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Health 9 is required for all freshmen. Beginning in 2013-14, Health 9 will meet through the year on alternating days with Transition Seminar and Lifetime Fitness. The major topics of Health 9 focus on two parts.
Human Sexuality: Students learn about human anatomy and physiology, as well as the psychological and social aspects of sexuality. Students study behaviors that maintain and improve relationships. Course content includes accurate information about and discussion of healthy sexual behavior and choices, STDs, conception and contraception, rape and sexual harassment, sexual orientation, homophobia, and HIV/AIDS.
Nutrition and Healthy Lifestyles: Students examine answers to current questions about healthy living. Students learn how a well-balanced diet is important for maintaining good health and disease prevention. There is a particular focus on adolescent eating habits, especially junk foods and snacking. At the end of the unit, students use a computer program to analyze their eating habits over a three-day period. Results are compared to the Recommended Daily Allowance for their individual profiles.
Health 10: Social Influences of Behavior
Health 10 is required for all sophomores. Students learn that mental and physical health are essential to their future happiness, are not automatic, and must be actively maintained. Information about substance abuse issues, dealing with emotions, stress management skills, and communication with family and friends is introduced.
Lifetime Fitness is required for graduation. Beginning in 2013-14, all freshmen will take LIfetime Fitness. This course provides an introduction to the components of physical fitness, including cardio-respiratory fitness, muscular strength, endurance, flexibility, balance, and agility. Each student maintains a personal exercise workout journal, tracks progress, assesses level of physical fitness, and sets personal goals.
This course teaches students who are new to the game the fundamentals of tennis. Instruction will include the proper technique and key mechanical components to successfully hit forehands, backhands, serves, volleys, and overheads. Drills and team match play, rules, and etiquette are included.
This PE class includes instruction in basic and advanced volleyball skills. Players will also compete together on co-ed teams using reverse co-ed volleyball rules.
A fitness class that incorporates a variety of constantly varied functional movements performed at high intensity. The program is structured so that participants are challenged to do a certain number of repetitions in a workout in a specific time. Dynamic exercises include the using non-traditional weightlifting equipment.
Students will train using workouts designed by a personal trainer, coach or by the course instructor that are specific to an individual sport. Design Training will satisfy the Lifetime Fitness requirement for sophomores, juniors or seniors who have not yet completed the course.
Disc golf is played much like traditional golf. Instead of a ball and clubs, however, players use a flying disc, or Frisbee®. The sport was formalized in the 1970's, and shares with "ball golf" the object of completing each hole in the fewest number of strokes (or, in the case of disc golf, fewest number of throws).
TRX Training Class
This class is an exercise class that uses suspension training body weight exercises that build body strength, flexibility and core strength at the same time. www.trxtraining.com.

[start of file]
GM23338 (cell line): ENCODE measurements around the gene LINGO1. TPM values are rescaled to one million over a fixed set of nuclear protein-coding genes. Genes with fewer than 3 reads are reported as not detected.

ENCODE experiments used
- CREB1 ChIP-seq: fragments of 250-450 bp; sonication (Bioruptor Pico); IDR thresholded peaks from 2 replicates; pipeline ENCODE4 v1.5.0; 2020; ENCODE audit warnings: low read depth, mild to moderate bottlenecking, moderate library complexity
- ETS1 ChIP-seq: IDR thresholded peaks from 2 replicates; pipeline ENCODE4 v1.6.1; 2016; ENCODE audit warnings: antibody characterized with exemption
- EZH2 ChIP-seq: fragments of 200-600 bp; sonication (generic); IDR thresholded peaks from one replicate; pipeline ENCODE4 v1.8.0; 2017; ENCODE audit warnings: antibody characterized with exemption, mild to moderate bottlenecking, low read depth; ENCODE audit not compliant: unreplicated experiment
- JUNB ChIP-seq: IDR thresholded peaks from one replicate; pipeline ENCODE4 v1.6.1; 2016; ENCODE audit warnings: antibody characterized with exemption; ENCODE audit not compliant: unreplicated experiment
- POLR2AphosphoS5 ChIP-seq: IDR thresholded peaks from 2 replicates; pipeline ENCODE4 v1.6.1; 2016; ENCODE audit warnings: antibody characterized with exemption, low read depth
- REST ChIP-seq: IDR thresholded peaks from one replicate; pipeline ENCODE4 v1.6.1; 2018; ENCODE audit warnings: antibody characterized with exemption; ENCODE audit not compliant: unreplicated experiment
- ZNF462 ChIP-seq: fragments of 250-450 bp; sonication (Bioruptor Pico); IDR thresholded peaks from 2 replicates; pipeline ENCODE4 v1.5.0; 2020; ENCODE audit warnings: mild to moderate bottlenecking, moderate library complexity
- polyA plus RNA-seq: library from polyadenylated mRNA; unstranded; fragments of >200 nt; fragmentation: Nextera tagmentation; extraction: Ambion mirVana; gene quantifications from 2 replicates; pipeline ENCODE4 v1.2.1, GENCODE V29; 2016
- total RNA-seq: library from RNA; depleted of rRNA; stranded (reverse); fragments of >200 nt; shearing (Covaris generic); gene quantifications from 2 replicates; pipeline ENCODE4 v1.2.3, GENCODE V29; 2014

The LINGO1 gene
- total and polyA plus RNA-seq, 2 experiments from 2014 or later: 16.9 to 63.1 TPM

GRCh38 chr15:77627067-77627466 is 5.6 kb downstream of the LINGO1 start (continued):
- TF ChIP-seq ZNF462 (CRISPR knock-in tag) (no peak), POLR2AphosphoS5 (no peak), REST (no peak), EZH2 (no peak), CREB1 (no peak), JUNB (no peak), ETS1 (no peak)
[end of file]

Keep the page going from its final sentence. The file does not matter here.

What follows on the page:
Co-ed Yoga is a class open to any student wishing to learn the practice of yoga. No previous knowledge required.
Outdoor Leadership and Adventure (OLA)
The program is a group-oriented effort to expose students to new skills and experiences associated with outdoor education. It is progressive and is designed so that individual sessions build on previous ones. Attendance at all events is important for success, for both the individual and the group. Activities include a ropes and challenge course, orienteering, GPS work, canoeing, rock climbing, Ultimate Frisbee, rappelling, ecology, hiking, route finding, and mountain biking. To meet a one-term PE requirement, a student must participate in 36 hours of OLA activities. There is one required weekend trip over the course of the term.
Students learn the basics of climbing and belay techniques, equipment maintenance, climbing safety, and risk assessment.
Independent PE credit is an option for students who are engaged in regular, coached athletics outside of school. Examples include club soccer, gymnastics, and dance. Students must apply to the PE department for this program and may complete coursework during the fall, winter, and/or spring trimesters, as well as over the summer. For guidelines on independent PE credit, click here.
Team sports are no-cut at Catlin Gabel; everyone is invited to participate, regardless of skill level or prior experience. Students have the opportunity to participate in many interscholastic sports, including:
|Tennis||Track and Field|
|Track and Field||Volleyball|
PE, health, and sports at Catlin Gabel operate on a trimester schedule. The fall trimester runs from the first day of school to Thanksgiving break; the winter trimester runs from Thanksgiving to spring break; the spring trimester begins the day after spring break and ends on the last day of school. (Spring sports often begin practice before spring break.)
|PE/Health Classes||PE/Health Classes||PE/Health Classes|
|Health 9 / Lifetime Fitness (2013-14)||Health 9 / Lifetime Fitness (2013-14)||Health 9 / Lifetime Fitness (2013-14)|
|Health 10||Health 10||Health 10|
|Cross Fit||Co-Ed Volleyball||Cross Fit|
|Disc Golf||TRX Training||Disc Golf|
|Beginning Tennis||Design Fitness|
|Interscholastic Sports||Interscholastic Sports||Interscholastic Sports|